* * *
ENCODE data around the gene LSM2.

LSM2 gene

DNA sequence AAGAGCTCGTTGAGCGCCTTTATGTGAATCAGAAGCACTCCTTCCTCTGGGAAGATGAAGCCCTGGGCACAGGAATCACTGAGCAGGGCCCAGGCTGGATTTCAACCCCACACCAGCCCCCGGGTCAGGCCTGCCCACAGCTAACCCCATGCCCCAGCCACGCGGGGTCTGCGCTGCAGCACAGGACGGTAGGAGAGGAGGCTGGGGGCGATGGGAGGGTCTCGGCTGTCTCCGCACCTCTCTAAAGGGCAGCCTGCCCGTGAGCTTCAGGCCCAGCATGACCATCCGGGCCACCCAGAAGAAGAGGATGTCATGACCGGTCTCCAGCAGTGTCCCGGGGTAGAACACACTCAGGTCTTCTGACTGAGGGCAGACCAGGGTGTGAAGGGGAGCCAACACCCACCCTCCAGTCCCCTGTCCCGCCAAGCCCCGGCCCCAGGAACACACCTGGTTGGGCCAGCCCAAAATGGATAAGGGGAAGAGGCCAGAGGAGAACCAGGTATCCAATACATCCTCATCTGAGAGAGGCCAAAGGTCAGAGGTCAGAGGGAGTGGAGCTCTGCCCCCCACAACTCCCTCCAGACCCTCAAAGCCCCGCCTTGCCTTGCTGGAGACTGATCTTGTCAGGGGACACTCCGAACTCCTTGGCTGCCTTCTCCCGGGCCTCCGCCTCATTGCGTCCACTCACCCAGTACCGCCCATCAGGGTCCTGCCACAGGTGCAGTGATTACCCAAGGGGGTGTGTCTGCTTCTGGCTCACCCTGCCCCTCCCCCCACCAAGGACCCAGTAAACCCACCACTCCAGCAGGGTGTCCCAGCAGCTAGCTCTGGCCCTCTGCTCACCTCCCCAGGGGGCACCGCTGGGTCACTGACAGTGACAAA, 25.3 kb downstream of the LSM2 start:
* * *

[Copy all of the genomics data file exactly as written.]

ENCODE data around the gene LSM2.

LSM2 gene

DNA sequence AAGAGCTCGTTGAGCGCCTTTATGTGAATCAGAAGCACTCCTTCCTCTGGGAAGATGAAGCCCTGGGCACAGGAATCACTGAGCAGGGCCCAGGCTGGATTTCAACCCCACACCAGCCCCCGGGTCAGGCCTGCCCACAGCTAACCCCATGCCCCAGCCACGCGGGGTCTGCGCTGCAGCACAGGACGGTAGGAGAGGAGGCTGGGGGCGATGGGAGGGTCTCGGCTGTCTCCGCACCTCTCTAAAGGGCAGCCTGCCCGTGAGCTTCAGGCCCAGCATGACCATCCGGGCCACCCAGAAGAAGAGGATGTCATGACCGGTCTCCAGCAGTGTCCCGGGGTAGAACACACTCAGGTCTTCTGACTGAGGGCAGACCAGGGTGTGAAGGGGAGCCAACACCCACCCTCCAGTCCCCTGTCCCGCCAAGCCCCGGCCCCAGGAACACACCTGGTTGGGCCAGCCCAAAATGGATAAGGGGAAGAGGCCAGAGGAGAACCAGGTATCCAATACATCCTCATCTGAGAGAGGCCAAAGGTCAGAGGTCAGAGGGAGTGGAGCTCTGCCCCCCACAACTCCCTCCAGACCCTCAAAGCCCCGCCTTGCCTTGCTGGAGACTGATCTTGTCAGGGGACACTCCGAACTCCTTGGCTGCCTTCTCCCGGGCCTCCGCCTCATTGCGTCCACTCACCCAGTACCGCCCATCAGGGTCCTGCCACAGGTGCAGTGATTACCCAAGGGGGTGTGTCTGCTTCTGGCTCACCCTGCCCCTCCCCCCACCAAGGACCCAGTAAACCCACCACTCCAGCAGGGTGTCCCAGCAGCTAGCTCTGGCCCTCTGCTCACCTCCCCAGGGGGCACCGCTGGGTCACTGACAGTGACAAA, 25.3 kb downstream of the LSM2 start: